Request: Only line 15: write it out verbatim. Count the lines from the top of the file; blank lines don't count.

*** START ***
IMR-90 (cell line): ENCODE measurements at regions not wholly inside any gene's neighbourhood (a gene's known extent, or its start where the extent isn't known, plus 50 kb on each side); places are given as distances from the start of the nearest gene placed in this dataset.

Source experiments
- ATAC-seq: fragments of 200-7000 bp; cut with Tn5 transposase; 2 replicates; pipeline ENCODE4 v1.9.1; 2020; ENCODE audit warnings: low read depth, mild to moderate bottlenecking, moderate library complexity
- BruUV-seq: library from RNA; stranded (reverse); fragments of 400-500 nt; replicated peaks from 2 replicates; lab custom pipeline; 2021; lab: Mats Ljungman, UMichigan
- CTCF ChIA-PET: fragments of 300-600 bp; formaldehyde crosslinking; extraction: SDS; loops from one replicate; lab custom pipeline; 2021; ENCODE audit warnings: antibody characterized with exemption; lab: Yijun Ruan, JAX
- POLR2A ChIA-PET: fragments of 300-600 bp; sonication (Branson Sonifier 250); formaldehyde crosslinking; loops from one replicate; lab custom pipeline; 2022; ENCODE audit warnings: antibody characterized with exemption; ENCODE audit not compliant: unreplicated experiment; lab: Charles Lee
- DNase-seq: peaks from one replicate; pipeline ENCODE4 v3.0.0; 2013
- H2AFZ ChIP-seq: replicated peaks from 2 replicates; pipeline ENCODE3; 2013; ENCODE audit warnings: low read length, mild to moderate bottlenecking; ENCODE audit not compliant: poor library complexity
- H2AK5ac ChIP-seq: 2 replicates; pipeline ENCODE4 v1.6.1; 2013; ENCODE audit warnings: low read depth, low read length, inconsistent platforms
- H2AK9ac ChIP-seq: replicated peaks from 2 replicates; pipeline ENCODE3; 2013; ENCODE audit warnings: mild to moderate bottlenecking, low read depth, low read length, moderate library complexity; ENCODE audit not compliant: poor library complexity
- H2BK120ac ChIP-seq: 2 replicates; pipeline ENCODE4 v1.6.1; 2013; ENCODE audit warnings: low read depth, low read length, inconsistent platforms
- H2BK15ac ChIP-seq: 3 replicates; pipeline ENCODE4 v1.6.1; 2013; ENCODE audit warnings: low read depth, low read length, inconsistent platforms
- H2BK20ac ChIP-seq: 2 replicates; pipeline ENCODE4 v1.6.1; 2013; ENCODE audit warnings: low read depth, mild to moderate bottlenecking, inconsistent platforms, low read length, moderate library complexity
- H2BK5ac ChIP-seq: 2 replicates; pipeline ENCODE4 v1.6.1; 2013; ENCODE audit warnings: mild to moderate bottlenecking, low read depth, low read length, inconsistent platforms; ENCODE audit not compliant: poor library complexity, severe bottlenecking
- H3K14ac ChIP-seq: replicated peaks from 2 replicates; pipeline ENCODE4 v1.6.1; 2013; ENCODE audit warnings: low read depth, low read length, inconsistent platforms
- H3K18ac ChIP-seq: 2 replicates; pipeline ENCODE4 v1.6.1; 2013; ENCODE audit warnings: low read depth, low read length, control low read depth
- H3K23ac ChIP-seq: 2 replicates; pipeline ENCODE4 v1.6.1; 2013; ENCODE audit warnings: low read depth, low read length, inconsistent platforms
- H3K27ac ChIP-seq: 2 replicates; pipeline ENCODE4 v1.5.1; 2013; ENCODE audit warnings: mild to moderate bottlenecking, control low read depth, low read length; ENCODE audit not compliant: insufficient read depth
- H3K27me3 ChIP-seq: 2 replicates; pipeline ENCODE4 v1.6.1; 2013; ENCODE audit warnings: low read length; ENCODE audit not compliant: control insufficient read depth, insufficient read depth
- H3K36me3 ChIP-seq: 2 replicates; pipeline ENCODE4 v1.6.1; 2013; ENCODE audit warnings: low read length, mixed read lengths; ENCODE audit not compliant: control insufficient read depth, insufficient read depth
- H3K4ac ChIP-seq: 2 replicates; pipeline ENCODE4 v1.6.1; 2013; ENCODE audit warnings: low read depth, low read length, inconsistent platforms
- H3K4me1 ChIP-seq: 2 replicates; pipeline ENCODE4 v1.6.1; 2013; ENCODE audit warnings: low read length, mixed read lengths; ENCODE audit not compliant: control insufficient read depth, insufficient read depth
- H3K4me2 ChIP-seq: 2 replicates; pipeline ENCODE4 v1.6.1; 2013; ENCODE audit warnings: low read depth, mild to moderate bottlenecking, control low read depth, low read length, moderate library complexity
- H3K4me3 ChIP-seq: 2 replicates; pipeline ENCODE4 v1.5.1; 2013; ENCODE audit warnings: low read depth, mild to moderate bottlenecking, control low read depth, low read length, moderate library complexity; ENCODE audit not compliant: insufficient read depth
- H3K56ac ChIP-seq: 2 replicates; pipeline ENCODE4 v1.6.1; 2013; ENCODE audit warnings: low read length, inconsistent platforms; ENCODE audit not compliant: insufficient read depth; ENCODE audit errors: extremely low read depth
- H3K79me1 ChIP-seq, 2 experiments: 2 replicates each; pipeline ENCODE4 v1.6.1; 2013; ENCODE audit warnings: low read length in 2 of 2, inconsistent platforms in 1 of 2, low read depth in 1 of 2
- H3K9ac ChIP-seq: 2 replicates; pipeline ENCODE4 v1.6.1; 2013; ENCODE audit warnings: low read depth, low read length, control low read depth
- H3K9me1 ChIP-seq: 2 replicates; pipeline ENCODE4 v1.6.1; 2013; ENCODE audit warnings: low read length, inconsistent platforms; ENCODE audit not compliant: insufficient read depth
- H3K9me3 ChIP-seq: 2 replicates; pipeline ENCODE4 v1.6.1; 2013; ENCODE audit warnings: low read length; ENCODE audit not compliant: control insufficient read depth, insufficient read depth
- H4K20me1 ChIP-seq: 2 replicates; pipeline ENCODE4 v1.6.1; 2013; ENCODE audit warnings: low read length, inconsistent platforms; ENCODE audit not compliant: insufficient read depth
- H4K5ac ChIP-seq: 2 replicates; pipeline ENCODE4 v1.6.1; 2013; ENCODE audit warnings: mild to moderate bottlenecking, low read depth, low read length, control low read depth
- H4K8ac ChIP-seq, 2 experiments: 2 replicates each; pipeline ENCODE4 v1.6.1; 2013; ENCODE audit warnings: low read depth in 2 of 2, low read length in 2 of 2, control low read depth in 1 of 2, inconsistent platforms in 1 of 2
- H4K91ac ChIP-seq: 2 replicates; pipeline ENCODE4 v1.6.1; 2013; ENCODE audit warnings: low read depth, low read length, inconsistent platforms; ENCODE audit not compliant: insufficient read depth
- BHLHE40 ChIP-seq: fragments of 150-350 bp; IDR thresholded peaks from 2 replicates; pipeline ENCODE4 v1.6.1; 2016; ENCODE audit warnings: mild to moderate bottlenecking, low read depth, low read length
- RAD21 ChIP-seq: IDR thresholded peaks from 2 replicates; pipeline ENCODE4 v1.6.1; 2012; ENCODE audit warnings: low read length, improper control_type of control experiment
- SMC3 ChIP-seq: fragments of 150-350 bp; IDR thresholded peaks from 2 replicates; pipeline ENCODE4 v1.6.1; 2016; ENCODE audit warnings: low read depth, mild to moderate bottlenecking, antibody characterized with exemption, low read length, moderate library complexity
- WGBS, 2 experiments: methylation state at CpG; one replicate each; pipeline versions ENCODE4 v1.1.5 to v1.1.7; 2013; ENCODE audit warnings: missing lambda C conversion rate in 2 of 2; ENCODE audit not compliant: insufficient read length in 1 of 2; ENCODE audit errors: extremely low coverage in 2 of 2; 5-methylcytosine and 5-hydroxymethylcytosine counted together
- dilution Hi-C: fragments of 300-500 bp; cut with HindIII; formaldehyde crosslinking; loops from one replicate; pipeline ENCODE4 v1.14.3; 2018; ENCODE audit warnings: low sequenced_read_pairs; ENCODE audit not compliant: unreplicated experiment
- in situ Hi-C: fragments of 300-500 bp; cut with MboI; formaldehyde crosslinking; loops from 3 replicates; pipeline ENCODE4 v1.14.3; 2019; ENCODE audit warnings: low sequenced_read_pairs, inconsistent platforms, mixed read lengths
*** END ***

- H3K14ac ChIP-seq: replicated peaks from 2 replicates; pipeline ENCODE4 v1.6.1; 2013; ENCODE audit warnings: low read depth, low read length, inconsistent platforms